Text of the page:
Thursday, June 20, 2024

The real problem with immigration and welfare

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As an advocate for freedom in immigration, one of the objections to my position I hear most often is: “immigrants abuse the welfare state by taking from a system they haven’t contributed to.” 

This objection relies largely on a myth. Demagogues make it sound as if immigrants have virtually unrestricted eligibility to welfare, comparable to native-born Americans. But immigrants’ eligibility for welfare programs is much more limited than most people think. Legal immigrants aren’t eligible for means-tested federal welfare until after they’ve had a green card for five years. Illegal immigrants are not eligible at all, except for emergency Medicaid. (At the state level, access to welfare varies depending on the state.) 

My question to those who make that objection is: are you concerned with people taking the unearned, or are you scapegoating immigrants? If, like me, you’re concerned about the former, then the objection should be directed at the welfare state itself and entitlement-minded recipients demanding the handouts– not at the many immigrants seeking to earn their own way. 

By definition, the welfare state takes money from those who earn it to give it to those who don’t—whether they’re immigrants or native-born Americans. Welfare is a confiscation of money based on need. In a welfare state, the productive are made to sustain others with their own money—the productive sacrifice for the unproductive. 

No one “earns” welfare—neither immigrants nor native-born Americans. Think of Social Security: The checks that elderly people collect every month are the result of the confiscation of money taken right now from the younger, working population—not the money they themselves were made to put in during their working years.

The immigrants-abuse-welfare objection ignores the fundamental injustice of the welfare state. When the concern is genuinely about people taking the unearned, that must apply to every individual who does so, native-born or not. 

To think about this issue properly, we need to abandon collectivized evaluations and recognize the nature of the welfare state.  My approach to this issue is influenced by Ayn Rand, who provided a uniquely individualistic, moral perspective on the welfare state and its recipients.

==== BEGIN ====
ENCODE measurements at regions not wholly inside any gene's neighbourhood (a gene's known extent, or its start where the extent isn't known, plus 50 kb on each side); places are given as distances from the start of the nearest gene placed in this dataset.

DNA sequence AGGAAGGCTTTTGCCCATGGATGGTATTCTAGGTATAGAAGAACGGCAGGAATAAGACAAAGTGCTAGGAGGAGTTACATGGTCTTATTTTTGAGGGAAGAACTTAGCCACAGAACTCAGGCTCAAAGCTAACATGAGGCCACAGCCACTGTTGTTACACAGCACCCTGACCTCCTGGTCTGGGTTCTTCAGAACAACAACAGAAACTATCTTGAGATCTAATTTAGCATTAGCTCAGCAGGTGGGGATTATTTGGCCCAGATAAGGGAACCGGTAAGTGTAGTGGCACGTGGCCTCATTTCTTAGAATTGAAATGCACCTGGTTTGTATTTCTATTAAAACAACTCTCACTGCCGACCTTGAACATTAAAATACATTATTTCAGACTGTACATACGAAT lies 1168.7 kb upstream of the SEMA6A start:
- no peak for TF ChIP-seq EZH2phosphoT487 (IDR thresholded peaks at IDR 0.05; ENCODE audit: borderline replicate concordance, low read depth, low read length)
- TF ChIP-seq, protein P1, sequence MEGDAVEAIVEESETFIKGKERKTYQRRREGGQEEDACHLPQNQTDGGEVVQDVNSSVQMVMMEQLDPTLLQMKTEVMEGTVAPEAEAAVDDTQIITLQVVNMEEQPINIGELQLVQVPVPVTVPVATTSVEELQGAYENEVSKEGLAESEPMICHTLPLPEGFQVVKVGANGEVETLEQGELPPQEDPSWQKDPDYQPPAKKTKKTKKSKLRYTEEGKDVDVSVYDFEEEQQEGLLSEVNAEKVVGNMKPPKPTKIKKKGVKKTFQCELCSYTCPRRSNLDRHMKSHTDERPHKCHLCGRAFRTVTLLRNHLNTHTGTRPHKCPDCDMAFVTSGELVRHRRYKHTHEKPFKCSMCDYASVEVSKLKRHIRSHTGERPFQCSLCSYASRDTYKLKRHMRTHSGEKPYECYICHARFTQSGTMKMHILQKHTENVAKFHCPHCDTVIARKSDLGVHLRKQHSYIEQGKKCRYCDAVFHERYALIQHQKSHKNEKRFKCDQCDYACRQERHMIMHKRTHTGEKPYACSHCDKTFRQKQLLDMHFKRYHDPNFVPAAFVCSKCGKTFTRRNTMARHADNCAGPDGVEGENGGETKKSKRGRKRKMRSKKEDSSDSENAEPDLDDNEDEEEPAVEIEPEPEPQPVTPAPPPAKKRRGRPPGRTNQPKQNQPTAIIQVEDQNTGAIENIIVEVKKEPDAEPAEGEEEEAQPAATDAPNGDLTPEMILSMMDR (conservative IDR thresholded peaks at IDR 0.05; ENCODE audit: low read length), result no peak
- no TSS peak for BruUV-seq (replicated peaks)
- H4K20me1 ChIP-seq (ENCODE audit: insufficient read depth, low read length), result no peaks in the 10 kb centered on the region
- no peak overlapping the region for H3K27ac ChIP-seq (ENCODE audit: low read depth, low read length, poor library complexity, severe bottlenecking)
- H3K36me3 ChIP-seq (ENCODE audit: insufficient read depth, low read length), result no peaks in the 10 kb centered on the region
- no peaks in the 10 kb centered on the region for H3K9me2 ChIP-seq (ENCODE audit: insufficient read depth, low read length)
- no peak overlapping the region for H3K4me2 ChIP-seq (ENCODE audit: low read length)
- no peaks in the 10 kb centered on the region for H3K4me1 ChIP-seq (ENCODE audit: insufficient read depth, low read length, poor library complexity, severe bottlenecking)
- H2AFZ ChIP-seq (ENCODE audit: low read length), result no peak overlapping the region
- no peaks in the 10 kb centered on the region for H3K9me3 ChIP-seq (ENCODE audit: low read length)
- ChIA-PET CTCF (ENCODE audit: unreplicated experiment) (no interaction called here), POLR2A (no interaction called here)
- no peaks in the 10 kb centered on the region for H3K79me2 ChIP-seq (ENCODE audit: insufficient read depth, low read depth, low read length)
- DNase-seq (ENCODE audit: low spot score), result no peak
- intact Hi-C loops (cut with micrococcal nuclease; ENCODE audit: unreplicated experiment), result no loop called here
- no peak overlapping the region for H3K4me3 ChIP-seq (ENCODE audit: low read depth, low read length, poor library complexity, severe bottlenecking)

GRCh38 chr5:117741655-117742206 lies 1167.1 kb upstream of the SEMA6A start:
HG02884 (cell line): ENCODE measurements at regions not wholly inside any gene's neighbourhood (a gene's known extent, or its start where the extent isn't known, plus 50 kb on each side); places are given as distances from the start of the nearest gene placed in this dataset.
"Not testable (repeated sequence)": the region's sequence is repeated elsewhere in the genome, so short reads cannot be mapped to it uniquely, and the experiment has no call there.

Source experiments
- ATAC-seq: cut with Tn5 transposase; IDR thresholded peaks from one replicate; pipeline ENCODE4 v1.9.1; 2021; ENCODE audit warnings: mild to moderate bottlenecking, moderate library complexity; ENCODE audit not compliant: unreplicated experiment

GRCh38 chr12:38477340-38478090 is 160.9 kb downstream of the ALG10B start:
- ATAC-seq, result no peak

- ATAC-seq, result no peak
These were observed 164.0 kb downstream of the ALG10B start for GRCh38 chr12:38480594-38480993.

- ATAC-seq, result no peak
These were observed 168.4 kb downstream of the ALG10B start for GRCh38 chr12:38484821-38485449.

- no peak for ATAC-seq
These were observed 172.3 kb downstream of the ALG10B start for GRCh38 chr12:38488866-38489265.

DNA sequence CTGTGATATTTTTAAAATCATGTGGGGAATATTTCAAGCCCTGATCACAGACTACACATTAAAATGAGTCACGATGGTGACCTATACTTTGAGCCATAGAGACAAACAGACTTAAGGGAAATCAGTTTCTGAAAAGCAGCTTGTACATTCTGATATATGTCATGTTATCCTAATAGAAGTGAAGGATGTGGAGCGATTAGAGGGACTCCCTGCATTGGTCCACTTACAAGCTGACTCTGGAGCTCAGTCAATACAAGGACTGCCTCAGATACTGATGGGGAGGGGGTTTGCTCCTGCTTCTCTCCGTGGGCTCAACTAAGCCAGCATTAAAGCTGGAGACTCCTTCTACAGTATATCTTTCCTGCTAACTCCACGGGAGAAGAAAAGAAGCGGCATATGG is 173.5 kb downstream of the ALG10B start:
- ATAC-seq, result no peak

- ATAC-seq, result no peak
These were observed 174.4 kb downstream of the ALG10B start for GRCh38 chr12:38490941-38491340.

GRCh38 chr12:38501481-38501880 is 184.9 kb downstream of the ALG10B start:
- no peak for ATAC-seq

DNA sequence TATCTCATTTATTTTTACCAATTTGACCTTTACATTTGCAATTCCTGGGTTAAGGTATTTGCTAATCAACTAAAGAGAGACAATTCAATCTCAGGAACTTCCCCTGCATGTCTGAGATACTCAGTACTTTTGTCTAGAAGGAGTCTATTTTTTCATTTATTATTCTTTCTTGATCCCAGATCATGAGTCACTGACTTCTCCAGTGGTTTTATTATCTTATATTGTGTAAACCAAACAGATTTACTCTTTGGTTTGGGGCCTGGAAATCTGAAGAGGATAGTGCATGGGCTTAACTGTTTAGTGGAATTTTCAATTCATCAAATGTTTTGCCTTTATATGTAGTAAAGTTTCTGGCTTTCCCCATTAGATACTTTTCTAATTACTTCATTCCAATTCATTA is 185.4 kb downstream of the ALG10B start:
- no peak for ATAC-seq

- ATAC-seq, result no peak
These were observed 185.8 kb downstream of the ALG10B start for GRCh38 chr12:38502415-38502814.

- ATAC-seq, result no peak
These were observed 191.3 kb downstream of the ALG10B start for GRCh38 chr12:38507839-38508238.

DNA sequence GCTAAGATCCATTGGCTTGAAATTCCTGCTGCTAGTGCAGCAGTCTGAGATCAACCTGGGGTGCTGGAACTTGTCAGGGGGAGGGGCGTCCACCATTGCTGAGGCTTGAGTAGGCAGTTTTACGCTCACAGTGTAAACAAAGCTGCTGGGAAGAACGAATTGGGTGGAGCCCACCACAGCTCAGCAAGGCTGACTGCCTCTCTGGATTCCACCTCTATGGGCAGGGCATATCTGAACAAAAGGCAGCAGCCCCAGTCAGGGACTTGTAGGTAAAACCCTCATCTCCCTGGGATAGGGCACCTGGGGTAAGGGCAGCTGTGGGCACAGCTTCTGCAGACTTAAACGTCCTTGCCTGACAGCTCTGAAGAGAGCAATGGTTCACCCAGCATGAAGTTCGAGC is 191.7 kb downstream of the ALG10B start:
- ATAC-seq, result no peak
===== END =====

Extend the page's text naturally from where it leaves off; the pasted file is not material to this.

Consider a grandma who was forced to fund Social Security, who opposed this injustice, and who worked to earn her own way in life, including by trying to provide for her own retirement. It is only an individual like her who can morally justify collecting welfare, as partial restitution. It is not her fault she was put in this position and shouldn’t be judged as a “moocher.”  But if she endorsed the welfare system, clamoring for the unearned, she has no moral right to a penny – and she’s complicit in the system’s injustice. The same holds true whether grandma was born in Los Angeles or Buenos Aires. The basic injustice is inherent in the welfare system itself. 

It’s telling that many who bring up the immigrants-abuse-welfare objection evade the injustice perpetrated by the welfare system and they’re conspicuously quiet about those native-born welfare recipients – including the elderly, single mothers, the unemployed, and others – who demand ever more handouts. Instead, we hear a relentless collective judgment of all immigrants. This calls into question what animates such opposition to immigration. 

But we’ve all seen the photos and videos from New York City: hundreds of migrants being housed in hotels, receiving food and shelter at the staggering expense of the taxpayer. Isn’t that a problem specific to immigrants, and not an issue with native-born Americans? 

Partially yes, and it’s a problem created by the local and federal governments. Part of the crisis is a result of the local government having an unfair law mandating that anyone who’s homeless (whether native-born or not) should be helped (the “right to shelter” law). Worsening the situation, the federal government doesn’t  allow these migrants to work legally. Because of work restrictions in the immigration system, it takes months and a lot of complex paperwork to get a work permit. While waiting, all migrants, including those who’ve come to America make their own way, are barred from working (or they can do so illegally, usually at below market price and on a limited pool of occupations). 

The issue of immigrants and welfare is not fundamentally about immigration, but about the welfare state. The debate on this topic is distorted. The broader injustice of the welfare state is obscured, while the immigrants-abuse-welfare objection is used to push for limits on immigration. 

If you truly are against people seeking the unearned, you should direct your anger at the welfare state and those who help perpetuate it, not at immigrants collectively. And if you want a straight-forward interim solution to newly-arrived migrants taking welfare, demand that Washington let them work.

Agustina Vergara Cid is an associate fellow at the Ayn Rand Institute. You can follow her on Twitter @agustinavcid

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